On day one of Ketanji Brown Jackson’s Supreme Court confirmation hearings, Democrats and Republicans could agree on one thing: her historic nomination comes at a critical moment for the U.S. Supreme Court.
In remark after remark during opening statements, Senators on the Judiciary Committee stressed that the high court is at a pivotal moment in its history. Republican Senators repeatedly raised alarm over what they described as attacks on the high court’s legitimacy, while Democrats highlighted coming decisions on hot-button political topics, including access to abortion.
Jackson would be the first Black woman to be confirmed to the nation’s highest court, and Senators from both parties applauded the historic nature of her nomination. But the first day of her hearings was in a large part consumed with Republican Senators expressing raw resentment towards their Democratic colleagues for how previous Supreme Court hearings were handled, at times overshadowing discussions of the qualifications of the judge sitting before them.
In his opening remarks, for example, Sen. Ted Cruz, a Republican from Texas, barely mentioned Jackson’s professional experience, instead using his allotted ten minutes to decry how Democrats handled previous confirmation hearings dating back to Robert Bork, who was nominated in 1987 by President Ronald Reagan but ultimately rejected by the Senate. Several GOP Senators also criticized calls from progressive groups to expand the number of seats on the court. “We must protect the court,” Sen. Mike Lee, a Republican from Utah, said. “We lose the ability to protect the court if we allow arguments to take root that are focused on expanding that and turning the court into a political body.”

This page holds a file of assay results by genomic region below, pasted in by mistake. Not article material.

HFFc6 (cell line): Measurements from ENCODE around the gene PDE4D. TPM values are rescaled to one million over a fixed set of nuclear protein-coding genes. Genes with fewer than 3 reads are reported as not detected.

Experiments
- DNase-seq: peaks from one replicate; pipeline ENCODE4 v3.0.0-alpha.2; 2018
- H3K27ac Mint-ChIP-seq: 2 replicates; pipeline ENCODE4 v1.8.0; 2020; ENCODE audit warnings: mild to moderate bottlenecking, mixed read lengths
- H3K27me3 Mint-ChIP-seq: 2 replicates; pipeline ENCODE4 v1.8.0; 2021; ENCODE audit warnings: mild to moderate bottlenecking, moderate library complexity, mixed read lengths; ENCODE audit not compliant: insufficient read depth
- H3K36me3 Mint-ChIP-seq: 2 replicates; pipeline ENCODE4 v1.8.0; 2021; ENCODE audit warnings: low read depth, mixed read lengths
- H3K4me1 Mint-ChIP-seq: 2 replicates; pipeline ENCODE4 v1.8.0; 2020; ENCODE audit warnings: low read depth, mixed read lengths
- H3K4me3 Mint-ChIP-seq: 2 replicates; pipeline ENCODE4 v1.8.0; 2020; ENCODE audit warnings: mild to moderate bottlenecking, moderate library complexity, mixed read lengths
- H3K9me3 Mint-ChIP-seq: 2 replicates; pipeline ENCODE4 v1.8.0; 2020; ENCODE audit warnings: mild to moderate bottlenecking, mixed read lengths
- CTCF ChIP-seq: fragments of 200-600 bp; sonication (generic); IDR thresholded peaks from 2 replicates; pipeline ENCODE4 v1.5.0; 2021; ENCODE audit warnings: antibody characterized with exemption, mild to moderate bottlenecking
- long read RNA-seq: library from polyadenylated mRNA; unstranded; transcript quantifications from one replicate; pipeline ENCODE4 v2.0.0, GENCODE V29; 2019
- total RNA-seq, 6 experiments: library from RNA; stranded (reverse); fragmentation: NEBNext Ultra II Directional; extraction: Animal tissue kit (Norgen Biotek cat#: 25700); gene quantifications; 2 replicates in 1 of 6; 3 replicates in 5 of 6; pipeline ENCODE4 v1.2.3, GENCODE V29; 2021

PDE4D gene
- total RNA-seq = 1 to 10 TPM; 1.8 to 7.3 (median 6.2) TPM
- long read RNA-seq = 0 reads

Jackson is appearing before the Judiciary Committee after three extraordinarily contentious Supreme Court confirmations during Donald Trump’s presidency, which secured the court’s 6-3 conservative majority that will likely determine landmark decisions in the following months. Justice Neil Gorsuch was confirmed after a seat on the court was held open by Republicans for 293 days during an election year; Justice Brett Kavanaugh was confirmed over Democratic objections after he faced serious allegations of sexual assault; Justice Amy Coney Barrett was confirmed on the closest date to a presidential election in U.S. history.
“Most of us couldn’t go back to our offices during Kavanaugh without getting spit on,” Senator Lindsey Graham, a Republican from South Carolina, said, looking to his Democratic colleagues. “I hope that doesn’t happen to y’all. I don’t think it will.”
By September 2021, public approval of the Supreme Court was at its lowest point in Gallup’s polling going back more than 20 years, at 40%. And the high court is poised to reshape key elements of American society in the coming months, including deciding major cases on abortion access, gun rights and the separation of church and state. More crucial cases will come next term—including one that could decide the fate of affirmative action in higher education—and many Senators acknowledged the power Jackson could wield on these issues and others if she is confirmed.